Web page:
Sony: The Economics Don't Work for Blockbuster Vita Games
Posted by Sammy Barker
Despite seeing a strong year-over-year improvement in Japan, the PlayStation Vita continues to find itself in a weak position overseas. The system is incredibly popular among the few that own it – culminating in an outrageous software attach rate – but it’s failed to break into the mainstream, prompting major publishers to back away and leave indies to fight over the scraps.
While we’ve always maintained that platform holder Sony will return with some gigantic exclusive games, that’s starting to look less likely as it begins to focus its attention on the faster selling PlayStation 4. And responding to a concerned user on the PlayStation Blog, executive Don Mesa hinted that you may have already seen the last of the major titles developed specifically for the format.
“The economics simply don’t work with the traditional process,” he said, referring to big-budget games. “We have to do something different to get AAA games on the Vita. We accomplished it to a certain degree by making PS4 games work the on Vita via Remote Play. PlayStation Now will be another way, streaming PS3 games on the Vita.”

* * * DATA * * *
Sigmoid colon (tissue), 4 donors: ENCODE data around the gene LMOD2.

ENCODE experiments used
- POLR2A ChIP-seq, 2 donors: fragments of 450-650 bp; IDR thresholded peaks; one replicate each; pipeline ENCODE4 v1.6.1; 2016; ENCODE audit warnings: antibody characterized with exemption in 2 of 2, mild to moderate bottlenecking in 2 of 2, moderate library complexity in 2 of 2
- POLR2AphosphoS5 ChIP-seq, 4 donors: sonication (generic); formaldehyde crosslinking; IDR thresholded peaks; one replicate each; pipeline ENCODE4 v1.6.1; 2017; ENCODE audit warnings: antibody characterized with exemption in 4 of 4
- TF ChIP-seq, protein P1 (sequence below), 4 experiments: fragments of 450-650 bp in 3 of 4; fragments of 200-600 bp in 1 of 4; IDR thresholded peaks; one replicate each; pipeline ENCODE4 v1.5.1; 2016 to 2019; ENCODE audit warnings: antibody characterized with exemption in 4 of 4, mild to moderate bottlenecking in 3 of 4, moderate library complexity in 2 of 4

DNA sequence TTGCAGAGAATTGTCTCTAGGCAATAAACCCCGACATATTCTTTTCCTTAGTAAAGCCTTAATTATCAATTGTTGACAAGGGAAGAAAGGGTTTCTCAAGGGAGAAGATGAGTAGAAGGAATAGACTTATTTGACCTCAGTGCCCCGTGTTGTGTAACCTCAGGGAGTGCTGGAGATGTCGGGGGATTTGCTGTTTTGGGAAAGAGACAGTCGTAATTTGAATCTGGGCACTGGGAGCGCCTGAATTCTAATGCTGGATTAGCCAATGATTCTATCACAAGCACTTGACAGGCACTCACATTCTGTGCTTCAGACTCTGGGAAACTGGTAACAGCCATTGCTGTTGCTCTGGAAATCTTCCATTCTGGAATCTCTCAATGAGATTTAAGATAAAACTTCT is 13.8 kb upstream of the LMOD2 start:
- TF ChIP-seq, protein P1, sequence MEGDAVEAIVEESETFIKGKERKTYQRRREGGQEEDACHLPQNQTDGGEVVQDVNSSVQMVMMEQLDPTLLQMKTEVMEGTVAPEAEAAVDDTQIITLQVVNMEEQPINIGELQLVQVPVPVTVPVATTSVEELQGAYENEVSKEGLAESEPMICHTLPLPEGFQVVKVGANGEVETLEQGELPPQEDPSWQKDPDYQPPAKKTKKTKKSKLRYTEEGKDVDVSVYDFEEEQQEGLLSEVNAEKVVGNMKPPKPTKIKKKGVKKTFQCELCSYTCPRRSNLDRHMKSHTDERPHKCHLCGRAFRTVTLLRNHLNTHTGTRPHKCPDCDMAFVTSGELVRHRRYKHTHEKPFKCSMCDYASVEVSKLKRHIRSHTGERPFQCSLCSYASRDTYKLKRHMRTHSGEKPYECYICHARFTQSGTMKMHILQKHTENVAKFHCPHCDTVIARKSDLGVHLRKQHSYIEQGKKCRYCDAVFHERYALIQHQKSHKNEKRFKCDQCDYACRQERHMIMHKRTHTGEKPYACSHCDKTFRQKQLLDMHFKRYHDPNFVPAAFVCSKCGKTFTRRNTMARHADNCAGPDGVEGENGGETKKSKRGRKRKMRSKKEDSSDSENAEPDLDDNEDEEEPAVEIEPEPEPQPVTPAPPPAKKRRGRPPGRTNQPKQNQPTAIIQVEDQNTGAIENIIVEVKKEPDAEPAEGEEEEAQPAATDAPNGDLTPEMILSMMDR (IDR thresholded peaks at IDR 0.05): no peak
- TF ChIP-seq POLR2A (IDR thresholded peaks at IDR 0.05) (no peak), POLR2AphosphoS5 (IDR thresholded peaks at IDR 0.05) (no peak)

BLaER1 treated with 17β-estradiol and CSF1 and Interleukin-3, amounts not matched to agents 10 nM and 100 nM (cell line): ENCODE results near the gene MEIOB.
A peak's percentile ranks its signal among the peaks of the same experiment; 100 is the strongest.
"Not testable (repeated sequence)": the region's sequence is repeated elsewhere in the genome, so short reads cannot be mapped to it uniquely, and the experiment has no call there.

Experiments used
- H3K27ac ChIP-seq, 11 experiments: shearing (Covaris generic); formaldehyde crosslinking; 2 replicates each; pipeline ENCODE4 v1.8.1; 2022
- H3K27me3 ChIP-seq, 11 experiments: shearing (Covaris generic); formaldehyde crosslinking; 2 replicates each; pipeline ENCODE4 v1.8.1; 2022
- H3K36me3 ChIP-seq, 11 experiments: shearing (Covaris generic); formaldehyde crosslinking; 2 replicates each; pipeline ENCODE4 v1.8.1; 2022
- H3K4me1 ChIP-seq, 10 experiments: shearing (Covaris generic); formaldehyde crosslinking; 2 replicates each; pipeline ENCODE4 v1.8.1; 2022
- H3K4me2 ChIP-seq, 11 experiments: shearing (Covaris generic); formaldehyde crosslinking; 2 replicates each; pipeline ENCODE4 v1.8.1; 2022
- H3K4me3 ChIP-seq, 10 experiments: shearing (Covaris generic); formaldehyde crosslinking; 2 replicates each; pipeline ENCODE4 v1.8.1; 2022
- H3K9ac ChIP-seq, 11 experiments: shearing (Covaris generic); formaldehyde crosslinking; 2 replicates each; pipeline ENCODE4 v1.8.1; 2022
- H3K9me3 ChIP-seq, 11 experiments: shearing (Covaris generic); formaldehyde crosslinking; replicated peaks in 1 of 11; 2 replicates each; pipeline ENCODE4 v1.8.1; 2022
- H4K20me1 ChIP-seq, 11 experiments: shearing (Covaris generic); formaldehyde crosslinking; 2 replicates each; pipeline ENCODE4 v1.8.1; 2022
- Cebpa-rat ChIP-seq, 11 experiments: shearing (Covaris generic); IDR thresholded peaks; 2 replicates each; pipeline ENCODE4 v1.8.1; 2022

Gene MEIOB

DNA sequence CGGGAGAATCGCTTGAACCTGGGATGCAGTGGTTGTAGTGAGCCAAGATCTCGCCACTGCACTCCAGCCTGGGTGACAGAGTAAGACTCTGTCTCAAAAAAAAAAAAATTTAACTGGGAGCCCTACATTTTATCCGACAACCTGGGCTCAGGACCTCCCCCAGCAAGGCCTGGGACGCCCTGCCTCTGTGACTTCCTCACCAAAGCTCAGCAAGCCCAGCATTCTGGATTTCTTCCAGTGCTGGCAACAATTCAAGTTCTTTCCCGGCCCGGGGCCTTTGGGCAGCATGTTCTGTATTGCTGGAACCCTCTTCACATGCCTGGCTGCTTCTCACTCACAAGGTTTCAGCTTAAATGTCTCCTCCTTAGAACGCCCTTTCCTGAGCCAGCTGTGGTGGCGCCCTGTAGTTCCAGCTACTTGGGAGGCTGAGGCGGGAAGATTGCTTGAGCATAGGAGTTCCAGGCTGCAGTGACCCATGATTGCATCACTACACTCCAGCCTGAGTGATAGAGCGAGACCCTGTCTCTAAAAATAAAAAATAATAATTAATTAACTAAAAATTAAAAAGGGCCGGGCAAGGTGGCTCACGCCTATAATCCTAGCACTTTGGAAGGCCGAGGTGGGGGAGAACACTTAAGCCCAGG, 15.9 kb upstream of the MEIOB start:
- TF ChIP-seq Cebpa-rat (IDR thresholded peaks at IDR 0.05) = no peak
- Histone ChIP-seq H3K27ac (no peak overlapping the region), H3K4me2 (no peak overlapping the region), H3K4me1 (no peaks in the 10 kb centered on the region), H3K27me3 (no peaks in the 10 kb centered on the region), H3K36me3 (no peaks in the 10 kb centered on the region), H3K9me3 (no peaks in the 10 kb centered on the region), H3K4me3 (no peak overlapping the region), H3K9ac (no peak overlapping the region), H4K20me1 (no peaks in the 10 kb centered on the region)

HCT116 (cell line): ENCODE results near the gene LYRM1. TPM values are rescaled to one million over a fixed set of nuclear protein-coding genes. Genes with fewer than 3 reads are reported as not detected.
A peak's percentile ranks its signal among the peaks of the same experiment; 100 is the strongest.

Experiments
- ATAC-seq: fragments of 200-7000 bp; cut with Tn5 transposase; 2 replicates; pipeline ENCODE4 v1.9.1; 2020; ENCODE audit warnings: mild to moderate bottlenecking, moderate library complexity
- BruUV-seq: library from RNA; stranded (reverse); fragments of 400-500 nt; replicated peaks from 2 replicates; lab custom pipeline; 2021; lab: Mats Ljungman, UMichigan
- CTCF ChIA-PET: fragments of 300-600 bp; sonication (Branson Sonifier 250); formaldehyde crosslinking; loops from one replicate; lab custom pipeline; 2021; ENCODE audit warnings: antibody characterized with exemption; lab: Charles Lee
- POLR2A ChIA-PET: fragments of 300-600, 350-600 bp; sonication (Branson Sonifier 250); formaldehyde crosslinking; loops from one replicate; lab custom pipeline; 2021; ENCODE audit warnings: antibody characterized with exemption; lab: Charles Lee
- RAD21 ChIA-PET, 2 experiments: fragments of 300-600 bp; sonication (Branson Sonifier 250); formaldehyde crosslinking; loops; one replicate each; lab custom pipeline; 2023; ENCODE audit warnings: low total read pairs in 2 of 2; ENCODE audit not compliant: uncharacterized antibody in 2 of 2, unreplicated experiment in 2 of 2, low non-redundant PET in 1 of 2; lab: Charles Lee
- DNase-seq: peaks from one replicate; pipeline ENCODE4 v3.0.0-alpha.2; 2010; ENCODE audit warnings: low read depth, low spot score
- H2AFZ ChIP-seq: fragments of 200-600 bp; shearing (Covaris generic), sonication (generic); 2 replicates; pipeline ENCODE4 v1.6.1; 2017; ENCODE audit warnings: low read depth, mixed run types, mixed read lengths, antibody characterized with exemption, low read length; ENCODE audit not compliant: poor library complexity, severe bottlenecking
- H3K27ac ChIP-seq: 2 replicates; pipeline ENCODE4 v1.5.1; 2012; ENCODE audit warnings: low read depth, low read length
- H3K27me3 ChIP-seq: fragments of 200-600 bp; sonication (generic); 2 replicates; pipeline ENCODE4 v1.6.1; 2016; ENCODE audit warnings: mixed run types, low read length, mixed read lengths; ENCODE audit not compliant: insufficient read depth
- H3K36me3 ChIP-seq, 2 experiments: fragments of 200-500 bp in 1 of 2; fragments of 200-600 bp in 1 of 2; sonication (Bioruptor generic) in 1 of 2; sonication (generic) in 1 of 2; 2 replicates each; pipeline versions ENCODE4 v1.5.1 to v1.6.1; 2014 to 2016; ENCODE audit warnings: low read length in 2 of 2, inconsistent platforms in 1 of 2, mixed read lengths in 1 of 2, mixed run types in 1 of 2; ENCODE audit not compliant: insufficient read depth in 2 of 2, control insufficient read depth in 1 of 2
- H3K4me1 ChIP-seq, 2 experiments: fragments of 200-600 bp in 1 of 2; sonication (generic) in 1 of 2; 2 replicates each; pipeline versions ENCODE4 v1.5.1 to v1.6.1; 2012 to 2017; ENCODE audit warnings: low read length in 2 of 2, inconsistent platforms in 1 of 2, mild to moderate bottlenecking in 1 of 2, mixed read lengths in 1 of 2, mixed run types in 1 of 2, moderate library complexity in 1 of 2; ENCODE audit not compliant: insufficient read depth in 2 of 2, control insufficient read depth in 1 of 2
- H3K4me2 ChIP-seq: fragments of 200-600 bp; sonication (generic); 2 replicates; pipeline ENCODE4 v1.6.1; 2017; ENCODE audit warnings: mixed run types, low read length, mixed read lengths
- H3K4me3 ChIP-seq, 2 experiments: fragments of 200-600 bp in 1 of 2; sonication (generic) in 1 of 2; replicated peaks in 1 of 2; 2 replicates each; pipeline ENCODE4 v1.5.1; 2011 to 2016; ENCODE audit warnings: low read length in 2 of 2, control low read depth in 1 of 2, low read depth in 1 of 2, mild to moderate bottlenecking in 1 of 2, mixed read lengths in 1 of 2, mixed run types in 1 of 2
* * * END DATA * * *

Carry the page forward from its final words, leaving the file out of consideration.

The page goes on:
While we can sort of see the Sony employee’s angle, we just don’t think that streaming console games is going to cut it. For starters, it’s not exactly a portable solution – but it also means that the system’s library may end up limited to releases originally designed for other machines. There’s no doubt that the Vita’s been at its best when it’s hosted titles built specifically for it, such as Tearaway.
Fortunately, we’re not reading too much into Mesa’s somewhat misjudged statement. Contrary to all of the above, there are big games on the way to the handheld in the form of Freedom Wars, Tales of Hearts R, and even Minecraft. Moreover, given the attach rate, we expect many more Japanese developed titles to make their way overseas. It may not be the kind of lineup that you originally expected when you picked up the portable, but this editor isn’t complaining. The question is: are you?